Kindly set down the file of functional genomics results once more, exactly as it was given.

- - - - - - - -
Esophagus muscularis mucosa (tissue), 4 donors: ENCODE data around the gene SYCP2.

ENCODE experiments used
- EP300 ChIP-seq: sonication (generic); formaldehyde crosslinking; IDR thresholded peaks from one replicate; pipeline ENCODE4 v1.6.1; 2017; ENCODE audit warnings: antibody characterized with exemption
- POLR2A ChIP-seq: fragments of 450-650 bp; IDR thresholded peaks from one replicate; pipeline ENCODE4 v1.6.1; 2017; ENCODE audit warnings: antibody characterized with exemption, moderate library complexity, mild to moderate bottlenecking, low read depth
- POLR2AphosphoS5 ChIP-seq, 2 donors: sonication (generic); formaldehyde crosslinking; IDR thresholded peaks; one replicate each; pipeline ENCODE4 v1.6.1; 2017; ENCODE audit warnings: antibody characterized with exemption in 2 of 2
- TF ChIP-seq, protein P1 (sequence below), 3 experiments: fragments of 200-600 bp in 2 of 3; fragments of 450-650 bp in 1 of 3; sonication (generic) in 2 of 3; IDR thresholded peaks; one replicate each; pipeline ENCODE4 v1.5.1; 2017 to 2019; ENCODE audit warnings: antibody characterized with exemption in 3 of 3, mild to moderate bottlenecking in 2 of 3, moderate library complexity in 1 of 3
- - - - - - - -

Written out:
Esophagus muscularis mucosa (tissue), 4 donors: ENCODE data around the gene SYCP2.

ENCODE experiments used
- EP300 ChIP-seq: sonication (generic); formaldehyde crosslinking; IDR thresholded peaks from one replicate; pipeline ENCODE4 v1.6.1; 2017; ENCODE audit warnings: antibody characterized with exemption
- POLR2A ChIP-seq: fragments of 450-650 bp; IDR thresholded peaks from one replicate; pipeline ENCODE4 v1.6.1; 2017; ENCODE audit warnings: antibody characterized with exemption, moderate library complexity, mild to moderate bottlenecking, low read depth
- POLR2AphosphoS5 ChIP-seq, 2 donors: sonication (generic); formaldehyde crosslinking; IDR thresholded peaks; one replicate each; pipeline ENCODE4 v1.6.1; 2017; ENCODE audit warnings: antibody characterized with exemption in 2 of 2
- TF ChIP-seq, protein P1 (sequence below), 3 experiments: fragments of 200-600 bp in 2 of 3; fragments of 450-650 bp in 1 of 3; sonication (generic) in 2 of 3; IDR thresholded peaks; one replicate each; pipeline ENCODE4 v1.5.1; 2017 to 2019; ENCODE audit warnings: antibody characterized with exemption in 3 of 3, mild to moderate bottlenecking in 2 of 3, moderate library complexity in 1 of 3